looking down into the witchlight-illuminated shadows below. There was anold training
circle chalked onthe floor;itlooked like a bull’s-eye. “Anyway, Ihave to jump off this
beam now and possibly hurtle to my horrible death. I’ll talk to you tomorrow.”
“I’ve got band practice at two, remember? I’ll see you there.”
“See you.” She hung up and stuck the phone into her bra; the light training clothes didn’t
have any pockets, so what was a girl to do?
“So, are you planning to stay up there all night?” Jace stepped into the center of the
bull’s-eye and looked up at her. He was wearing fighting gear, not training clothes like
Clary was, and his fair hair stood out startlingly against the black. It had darkened
slightly since the end of summer and was more a dark gold than light, which, Clary
thought, suited him even better. It made her absurdly happy that she had now known him
long enough to notice small changes in his appearance.
“I thought you were coming up here,” she called down. “Change of plans?”
“Long story.” He grinned up at her. “So? You want to practice flips?”
Clary sighed. Practicing flips involved flinging herself off the beam into empty space,
and using the flexible cord to hold her while she pushed off the walls and flipped herself
over and under, teaching herself to whirl, kick, and duck without worrying about hard
floors and bruises. She’d seen Jace do it, and he looked like a falling angel while he did,
flying through the air, whirling and spinning with beautiful, balletic grace. She, on the
other hand, curled up like a potato bug as soon as the floor approached, and the fact that
she intellectually knew she wasn’t going to hit it didn’t seem to make any difference.
She was starting to wonder if it didn’t matter that she’d been born a Shadowhunter;
maybe it was too late for her to be made into one, or at least a fully functional one. Or
maybe the gift that made her and Jace what they were had been somehow distributed
unequally between them, so he had gotten all the physical grace, and she had gotten—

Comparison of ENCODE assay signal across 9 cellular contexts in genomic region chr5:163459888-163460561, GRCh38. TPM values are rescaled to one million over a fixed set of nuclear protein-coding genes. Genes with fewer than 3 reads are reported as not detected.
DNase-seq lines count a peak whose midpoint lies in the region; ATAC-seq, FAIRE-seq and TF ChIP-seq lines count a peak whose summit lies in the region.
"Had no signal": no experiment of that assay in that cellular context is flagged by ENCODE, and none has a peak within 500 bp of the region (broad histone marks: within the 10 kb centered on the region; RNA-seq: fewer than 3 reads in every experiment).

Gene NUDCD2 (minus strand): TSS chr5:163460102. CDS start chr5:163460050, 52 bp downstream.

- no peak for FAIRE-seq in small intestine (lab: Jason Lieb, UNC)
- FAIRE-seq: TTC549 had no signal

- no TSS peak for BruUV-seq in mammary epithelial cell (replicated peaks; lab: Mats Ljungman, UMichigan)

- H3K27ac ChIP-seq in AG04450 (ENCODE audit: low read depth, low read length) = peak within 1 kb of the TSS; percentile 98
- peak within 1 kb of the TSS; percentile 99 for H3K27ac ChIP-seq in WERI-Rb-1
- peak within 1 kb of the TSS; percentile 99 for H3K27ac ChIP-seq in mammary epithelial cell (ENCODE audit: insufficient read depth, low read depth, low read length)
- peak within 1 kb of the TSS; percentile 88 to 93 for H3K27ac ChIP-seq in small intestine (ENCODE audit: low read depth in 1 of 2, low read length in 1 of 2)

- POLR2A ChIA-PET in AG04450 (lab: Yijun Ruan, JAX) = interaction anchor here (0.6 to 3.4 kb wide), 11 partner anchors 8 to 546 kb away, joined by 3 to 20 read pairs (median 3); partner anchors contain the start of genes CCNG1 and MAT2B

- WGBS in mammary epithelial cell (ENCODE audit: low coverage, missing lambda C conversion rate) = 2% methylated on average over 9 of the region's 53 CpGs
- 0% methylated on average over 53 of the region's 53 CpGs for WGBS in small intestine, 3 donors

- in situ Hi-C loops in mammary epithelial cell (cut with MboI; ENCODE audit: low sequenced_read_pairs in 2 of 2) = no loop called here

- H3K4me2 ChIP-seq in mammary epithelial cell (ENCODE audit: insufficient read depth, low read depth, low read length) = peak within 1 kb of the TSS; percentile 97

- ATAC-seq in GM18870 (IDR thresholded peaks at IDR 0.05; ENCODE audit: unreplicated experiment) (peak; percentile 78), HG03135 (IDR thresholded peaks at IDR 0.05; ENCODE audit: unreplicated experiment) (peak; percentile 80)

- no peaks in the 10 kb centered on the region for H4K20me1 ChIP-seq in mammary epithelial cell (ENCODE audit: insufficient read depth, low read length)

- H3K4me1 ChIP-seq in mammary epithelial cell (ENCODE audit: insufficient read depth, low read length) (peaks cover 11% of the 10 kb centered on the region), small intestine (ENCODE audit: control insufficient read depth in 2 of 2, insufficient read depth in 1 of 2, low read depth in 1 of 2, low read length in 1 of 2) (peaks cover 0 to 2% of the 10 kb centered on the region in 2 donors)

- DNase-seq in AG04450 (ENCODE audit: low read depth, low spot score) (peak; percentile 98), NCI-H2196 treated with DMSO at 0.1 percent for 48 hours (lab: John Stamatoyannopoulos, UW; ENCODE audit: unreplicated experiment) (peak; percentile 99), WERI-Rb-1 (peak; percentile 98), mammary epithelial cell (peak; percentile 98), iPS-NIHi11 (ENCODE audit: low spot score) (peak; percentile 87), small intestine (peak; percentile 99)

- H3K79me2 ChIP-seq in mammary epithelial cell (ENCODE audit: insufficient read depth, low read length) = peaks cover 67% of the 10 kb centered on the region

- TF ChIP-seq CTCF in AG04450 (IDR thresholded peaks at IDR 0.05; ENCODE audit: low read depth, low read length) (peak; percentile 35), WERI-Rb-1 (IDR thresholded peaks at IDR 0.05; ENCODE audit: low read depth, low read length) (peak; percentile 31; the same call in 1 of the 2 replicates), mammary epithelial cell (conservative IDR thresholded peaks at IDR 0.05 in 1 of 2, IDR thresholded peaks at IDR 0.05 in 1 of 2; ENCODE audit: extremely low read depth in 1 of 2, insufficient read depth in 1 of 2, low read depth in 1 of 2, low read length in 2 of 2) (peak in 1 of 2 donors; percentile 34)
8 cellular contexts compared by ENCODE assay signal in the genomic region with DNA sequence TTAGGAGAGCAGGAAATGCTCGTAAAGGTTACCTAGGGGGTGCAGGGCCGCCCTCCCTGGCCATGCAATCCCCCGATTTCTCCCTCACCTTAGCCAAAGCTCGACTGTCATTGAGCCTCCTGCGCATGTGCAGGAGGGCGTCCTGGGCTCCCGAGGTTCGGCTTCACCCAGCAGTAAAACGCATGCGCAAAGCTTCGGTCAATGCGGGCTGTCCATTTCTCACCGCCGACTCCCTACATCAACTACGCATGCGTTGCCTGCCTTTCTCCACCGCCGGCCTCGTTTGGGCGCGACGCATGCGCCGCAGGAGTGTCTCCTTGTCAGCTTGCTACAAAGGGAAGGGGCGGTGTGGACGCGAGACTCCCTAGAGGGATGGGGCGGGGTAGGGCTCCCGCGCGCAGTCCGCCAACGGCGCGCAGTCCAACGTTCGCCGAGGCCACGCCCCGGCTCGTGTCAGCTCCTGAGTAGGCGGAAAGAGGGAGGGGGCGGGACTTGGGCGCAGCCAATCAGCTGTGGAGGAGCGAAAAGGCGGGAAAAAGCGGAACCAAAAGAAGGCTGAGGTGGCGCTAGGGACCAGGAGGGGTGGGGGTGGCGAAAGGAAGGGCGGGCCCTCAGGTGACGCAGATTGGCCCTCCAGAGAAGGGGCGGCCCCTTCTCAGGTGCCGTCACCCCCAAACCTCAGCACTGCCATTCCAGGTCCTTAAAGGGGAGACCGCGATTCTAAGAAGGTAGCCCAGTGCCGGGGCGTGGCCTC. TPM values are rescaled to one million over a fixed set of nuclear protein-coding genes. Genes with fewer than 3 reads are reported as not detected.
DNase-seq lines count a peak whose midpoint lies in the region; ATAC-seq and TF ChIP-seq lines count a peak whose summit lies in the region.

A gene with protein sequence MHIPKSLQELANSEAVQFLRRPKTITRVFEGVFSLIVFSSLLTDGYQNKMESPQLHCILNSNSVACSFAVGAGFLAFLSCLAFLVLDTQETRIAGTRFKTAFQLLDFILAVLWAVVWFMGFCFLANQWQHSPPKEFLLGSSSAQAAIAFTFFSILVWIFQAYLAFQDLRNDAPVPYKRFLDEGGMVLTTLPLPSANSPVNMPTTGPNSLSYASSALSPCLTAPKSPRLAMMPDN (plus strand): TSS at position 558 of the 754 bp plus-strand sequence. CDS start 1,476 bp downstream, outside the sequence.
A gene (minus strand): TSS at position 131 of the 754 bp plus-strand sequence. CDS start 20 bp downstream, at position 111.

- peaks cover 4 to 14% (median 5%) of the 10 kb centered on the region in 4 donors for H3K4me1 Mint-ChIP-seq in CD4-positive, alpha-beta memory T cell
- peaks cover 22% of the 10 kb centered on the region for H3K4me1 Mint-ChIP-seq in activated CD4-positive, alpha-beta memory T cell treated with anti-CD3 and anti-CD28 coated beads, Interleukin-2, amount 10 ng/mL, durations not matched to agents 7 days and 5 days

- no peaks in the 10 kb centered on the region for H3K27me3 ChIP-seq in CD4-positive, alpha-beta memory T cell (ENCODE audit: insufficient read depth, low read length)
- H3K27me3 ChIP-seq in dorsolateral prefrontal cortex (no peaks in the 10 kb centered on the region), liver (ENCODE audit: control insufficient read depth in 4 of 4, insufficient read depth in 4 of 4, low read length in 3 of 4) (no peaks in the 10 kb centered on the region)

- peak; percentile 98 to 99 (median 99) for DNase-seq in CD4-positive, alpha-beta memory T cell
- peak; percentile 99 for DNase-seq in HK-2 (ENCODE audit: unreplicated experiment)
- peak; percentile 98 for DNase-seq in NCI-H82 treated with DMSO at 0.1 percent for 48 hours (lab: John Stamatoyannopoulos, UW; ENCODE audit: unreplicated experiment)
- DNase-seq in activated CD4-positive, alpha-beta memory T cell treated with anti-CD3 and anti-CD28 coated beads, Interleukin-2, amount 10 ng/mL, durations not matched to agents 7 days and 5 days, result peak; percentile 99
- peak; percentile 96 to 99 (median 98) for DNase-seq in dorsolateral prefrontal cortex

well, not a lot of it.
“Come on, Clary,” Jace said. “Jump.” She closed her eyes and jumped. For a moment she
felt herself hang suspended, free of everything. Then gravity took over, and she plunged
toward the floor. Instinctively she pulled her arms and legs in, keeping her eyes squeezed
shut. The cord pulled taut and she rebounded, flying back up before falling again. As her
velocity slowed, she opened her eyes and found herself dangling at the end of the cord,
about five feet above Jace. He was grinning.
“Nice,” he said. “As graceful as a falling snowflake.”
“Was I screaming?” she asked, genuinely curious. “You know, on the way down.”
He nodded. “Thankfully no one’s home, or they would have assumed I was murdering
“Ha. You can’t even reach me.” She kicked out a leg and spun lazily in midair.
Jace’s eyes glinted. “Want to bet?”
Clary knew that expression. “No,” she said quickly. “Whatever you’re going to do—”
But he’d already done it. When Jace moved fast, his individual movements were almost
invisible. She saw his hand go to his belt, and then something flashed in the air. She
heard the sound of parting fabric as the cord above her head was sheared through.
Released, she fell freely, too surprised to scream—directly into Jace’s arms. The force
knocked him backward, and they sprawled together onto one of the padded floor mats,
Clary on top of him.
He grinned up at her.
“Now,” he said, “that was much better. You didn’t scream at all.”
“I didn’t get the chance.” She was breathless, and not just from the impact of the fall.